The number of female farm and farmland owners has risen in recent years, with the Women Food & Agriculture Network (WFAN) estimating that half of all farmland in the US is now owned or co-owned by women. The US Department of Agriculture (USDA) figures also state that 31% of American farmers are women.

WFAN works to improve the representation of these women in the food industries and has been in operation since 1994. Despite women making up a huge proportion of the farming workforce, there are still said to be rifts between male and female workers, especially where agricultural policy is being decided.

Upper-tier underrepresentation

WFAN executive director Bridget Holcomb said: “We know that when women put themselves forward for leadership positions, they get the job at equal rates as men do.

"The problem is simply that women are not putting themselves forward.

“Men tend to look for leadership positions or elective offices to run for, while women tend to wait to be asked. Men tend to think ‘maybe I don't know everything I need to know for this position but I'll learn it as I go’; while women think that they need to learn so much more before they’re ready for the job.

"We do a lot of training that empowers women, but one of the most important things that we do is ask women to run for office; we tell them that 'you aren't going to feel ready. Don't let that stop you.'”

The problem may be symptomatic of wider changes of perception that are needed in the agricultural sector. Men being more willing to put themselves forward for a position is not exclusive to agriculture, but the perception in the media of what makes a farmer or agricultural worker may contribute to women feeling as though they are not made of the right stuff.

Holcomb adds: “One of the biggest problems that we face is that every time that there is a general news story about agriculture in the US, the person who is interviewed is a white man wearing a plaid shirt, standing in a field of commodity crops. Our ultimate goal is that no story about agriculture is complete until women's voices are included."

Farmer, or farmer’s wife?

Related to the need for a perception change is the ‘farmer’s wife’ debate. There are growing calls from many working in agriculture to not label women who work alongside their partner on a farm as a farmer’s wife, with claims that the term is gendered, removing individuality from the woman in question. In many cases equal work is done by both the husband and the wife, which has led to appeals to simply call the woman a farmer in their own right.

As with most debates though, the matter isn’t straightforward. Many women do not take issue or prefer the term, and many are married to farmers but have careers in their own right, so are more than happy at being referred to as farmer’s wife, or farm wife.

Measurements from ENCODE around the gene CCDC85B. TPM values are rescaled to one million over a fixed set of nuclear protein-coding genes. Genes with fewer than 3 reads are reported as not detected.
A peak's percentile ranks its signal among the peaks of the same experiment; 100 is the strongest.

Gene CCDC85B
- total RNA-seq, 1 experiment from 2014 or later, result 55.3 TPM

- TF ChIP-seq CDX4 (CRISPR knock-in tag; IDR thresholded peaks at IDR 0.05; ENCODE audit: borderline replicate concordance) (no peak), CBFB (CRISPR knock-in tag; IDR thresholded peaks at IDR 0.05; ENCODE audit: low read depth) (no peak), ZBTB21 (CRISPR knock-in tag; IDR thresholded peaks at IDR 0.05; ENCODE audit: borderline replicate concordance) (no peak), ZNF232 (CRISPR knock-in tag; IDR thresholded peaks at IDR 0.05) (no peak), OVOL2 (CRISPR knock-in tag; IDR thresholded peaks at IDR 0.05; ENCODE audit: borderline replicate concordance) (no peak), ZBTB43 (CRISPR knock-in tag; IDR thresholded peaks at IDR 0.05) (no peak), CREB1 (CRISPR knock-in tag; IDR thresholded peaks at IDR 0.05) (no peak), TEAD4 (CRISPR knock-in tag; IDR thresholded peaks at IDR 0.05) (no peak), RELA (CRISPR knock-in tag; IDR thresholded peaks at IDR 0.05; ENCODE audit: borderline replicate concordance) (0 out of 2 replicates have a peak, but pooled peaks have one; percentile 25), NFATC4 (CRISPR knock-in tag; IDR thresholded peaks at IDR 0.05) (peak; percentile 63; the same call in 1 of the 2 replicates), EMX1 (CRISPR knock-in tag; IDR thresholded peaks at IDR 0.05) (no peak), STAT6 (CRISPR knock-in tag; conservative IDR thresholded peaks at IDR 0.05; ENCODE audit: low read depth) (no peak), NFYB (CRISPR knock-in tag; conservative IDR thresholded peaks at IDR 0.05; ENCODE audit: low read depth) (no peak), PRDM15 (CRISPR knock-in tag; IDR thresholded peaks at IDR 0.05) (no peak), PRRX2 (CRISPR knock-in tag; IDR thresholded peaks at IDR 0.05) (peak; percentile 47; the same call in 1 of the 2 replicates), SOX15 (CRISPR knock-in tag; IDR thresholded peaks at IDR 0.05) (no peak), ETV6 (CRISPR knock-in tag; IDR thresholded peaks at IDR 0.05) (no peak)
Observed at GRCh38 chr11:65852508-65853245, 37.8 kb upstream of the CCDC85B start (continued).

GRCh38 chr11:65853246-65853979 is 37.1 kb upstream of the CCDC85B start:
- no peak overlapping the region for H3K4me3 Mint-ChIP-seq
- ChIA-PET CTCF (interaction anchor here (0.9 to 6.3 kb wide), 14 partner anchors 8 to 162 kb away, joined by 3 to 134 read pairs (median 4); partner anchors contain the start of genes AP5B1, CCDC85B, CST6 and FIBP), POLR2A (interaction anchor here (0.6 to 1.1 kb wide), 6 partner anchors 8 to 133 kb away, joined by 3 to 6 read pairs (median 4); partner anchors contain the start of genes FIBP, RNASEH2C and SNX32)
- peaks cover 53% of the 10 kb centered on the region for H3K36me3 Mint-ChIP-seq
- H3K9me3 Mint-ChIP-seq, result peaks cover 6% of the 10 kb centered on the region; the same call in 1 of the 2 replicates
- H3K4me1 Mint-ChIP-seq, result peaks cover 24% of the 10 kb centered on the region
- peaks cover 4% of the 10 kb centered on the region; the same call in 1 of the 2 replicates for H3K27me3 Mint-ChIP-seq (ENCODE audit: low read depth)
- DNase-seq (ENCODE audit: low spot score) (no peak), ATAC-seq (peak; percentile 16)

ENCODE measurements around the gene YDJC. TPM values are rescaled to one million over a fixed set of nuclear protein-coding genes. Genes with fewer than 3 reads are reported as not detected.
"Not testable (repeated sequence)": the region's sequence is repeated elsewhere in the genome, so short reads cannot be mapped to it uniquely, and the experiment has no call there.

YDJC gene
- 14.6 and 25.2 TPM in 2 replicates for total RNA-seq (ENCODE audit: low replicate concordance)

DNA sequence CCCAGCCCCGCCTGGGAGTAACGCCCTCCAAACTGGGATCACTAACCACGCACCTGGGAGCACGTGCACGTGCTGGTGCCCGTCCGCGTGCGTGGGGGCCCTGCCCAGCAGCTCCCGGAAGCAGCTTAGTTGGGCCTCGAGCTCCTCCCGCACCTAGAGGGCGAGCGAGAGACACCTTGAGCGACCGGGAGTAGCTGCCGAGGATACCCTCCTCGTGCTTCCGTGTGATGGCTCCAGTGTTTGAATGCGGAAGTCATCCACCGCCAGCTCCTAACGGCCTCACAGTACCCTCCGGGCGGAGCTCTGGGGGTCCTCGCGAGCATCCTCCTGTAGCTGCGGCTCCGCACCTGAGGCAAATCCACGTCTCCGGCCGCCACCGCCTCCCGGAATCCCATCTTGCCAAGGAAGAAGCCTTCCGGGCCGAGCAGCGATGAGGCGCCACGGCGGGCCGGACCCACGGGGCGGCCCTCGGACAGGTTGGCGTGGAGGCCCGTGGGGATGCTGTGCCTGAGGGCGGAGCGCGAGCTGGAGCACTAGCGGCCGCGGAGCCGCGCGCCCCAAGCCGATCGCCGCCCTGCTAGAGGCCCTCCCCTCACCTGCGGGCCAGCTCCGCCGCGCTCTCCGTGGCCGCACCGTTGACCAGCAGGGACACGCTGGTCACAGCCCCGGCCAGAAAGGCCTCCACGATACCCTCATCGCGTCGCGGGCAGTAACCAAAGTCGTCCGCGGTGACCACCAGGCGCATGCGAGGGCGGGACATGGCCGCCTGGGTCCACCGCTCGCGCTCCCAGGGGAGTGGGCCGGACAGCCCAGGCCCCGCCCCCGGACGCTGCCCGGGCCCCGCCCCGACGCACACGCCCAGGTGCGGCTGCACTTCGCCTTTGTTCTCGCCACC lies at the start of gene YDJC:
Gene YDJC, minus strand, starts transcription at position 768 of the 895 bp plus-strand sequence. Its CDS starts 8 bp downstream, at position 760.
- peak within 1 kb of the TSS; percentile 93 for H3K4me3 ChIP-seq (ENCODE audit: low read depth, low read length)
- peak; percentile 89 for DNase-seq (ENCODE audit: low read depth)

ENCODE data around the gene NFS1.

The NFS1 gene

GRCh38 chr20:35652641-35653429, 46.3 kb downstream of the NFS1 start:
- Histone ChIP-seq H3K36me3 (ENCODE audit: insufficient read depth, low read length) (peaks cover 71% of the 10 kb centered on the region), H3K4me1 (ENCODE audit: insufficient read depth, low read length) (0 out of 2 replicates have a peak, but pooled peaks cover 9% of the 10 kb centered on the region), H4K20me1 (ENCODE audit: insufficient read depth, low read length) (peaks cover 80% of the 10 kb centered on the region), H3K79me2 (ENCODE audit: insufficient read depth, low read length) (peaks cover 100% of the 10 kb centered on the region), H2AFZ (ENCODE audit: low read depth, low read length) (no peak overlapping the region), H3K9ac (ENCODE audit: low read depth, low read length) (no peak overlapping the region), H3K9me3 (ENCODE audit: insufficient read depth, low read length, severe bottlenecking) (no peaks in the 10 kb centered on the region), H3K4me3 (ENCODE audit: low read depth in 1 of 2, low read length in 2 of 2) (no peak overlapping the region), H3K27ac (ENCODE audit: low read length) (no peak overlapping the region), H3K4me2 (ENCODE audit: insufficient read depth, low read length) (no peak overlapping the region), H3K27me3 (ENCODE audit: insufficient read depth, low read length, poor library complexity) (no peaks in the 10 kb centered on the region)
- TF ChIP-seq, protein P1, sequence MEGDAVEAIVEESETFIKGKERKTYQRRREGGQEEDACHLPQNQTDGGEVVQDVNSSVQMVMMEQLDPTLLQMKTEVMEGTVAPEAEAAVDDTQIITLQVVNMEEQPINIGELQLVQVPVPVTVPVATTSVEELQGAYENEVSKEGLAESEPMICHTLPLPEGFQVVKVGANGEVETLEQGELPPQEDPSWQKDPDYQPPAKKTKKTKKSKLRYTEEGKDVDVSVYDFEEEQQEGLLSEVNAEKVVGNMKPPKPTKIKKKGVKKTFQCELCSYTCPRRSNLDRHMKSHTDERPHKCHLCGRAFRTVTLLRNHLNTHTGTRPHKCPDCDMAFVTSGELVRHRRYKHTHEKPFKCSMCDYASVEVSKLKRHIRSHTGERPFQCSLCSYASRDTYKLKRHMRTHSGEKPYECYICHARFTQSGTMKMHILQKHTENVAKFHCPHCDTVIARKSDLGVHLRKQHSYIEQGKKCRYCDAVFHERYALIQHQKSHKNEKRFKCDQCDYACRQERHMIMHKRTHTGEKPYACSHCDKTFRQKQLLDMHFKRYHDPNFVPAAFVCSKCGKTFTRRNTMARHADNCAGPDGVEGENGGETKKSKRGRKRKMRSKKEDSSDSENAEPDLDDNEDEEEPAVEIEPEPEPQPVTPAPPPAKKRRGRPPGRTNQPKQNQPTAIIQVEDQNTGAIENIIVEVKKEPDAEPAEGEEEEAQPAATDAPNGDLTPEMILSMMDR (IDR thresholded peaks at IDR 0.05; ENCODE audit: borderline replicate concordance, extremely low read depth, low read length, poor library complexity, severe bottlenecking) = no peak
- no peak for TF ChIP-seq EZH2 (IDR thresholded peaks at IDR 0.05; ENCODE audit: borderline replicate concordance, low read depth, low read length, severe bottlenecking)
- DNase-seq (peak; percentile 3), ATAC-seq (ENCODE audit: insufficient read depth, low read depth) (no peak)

Holcomb recognises the debate, but indicates that it detracts from the main issues. She says: “We support women with whatever they want to call themselves. It’s interesting to see women who are absolutely farmers be more comfortable with the term farmers wife. We even see women who are referring to themselves as gardeners instead of farmers.

"Our goal is not to make women change what they call themselves, but rather for them to be comfortable calling themselves whatever they want.”

Though there is also the point to be made that the amount of women calling themselves farmers indicates that more are comfortable in their role, feeling less pressured to conform to what can be perceived to be a male-centric industry.

Holcomb says: “We see that the change is much more pronounced in younger farmers. We see women who are straight out of college who are going into farming and they have no qualms about calling themselves farmers because in their eyes that's exactly what they're doing.”

Future female farmers

The USDA’s 31% figure may be set to rise in the future, as in recent years there has been a great deal of interest among the younger population. The US looks to mimic the UK’s rise in female agricultural interest, where the Department for Environment, Food & Rural Affairs (DEFRA) reported that according to university and college figures, 25% more women than men enrolled in agriculture-related courses in 2016, with the Royal Agricultural University seeing a 44% increase in female students.

Holcomb says: “We've seen a base increase in younger women and it’s really exciting.

“We get to see all these women who want to get into agriculture and all of the women who have paved the way for them sharing everything that they know. The mentors that we bring in for our beginning farming training are so excited to see this next generation of farmers that they absolutely love working with.

"They'll share all of their knowledge, even though theoretically they are sharing their knowledge with potential future competitors. It really is a network of support.”

However, WFAN still sees a perception problem, even among young women who know they want to enter farm work, as many end up convincing themselves out of it.

Holcomb adds: “What they tend to do is go into some study in college that is within agriculture but is not farming itself. Lots of women going into research or genomics or plant breeding, and often those women get out of college and say 'I still just want to farm.'”

The biggest problem facing women in agriculture is no longer restrictive regulations or even employment opportunities. There are still problems in these areas that need to be addressed, but the very concept of what makes a farmer is what needs to be changed.

Holcomb says: “Over the last 20 years we've seen a lot of improvements in acceptance for women, but all of that has been hard earned.

"We've got a long way to go until no one blinks at a woman being a farmer, and until women are treated well. Until women make up half the table anywhere that agricultural decisions are being made we're still going to be fighting this.”